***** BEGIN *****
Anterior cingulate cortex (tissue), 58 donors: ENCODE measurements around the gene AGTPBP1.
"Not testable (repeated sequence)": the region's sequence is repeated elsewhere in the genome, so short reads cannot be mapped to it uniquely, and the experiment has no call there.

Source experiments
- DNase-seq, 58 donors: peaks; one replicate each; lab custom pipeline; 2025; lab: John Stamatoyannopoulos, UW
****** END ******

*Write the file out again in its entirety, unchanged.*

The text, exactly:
Anterior cingulate cortex (tissue), 58 donors: ENCODE measurements around the gene AGTPBP1.
"Not testable (repeated sequence)": the region's sequence is repeated elsewhere in the genome, so short reads cannot be mapped to it uniquely, and the experiment has no call there.

Source experiments
- DNase-seq, 58 donors: peaks; one replicate each; lab custom pipeline; 2025; lab: John Stamatoyannopoulos, UW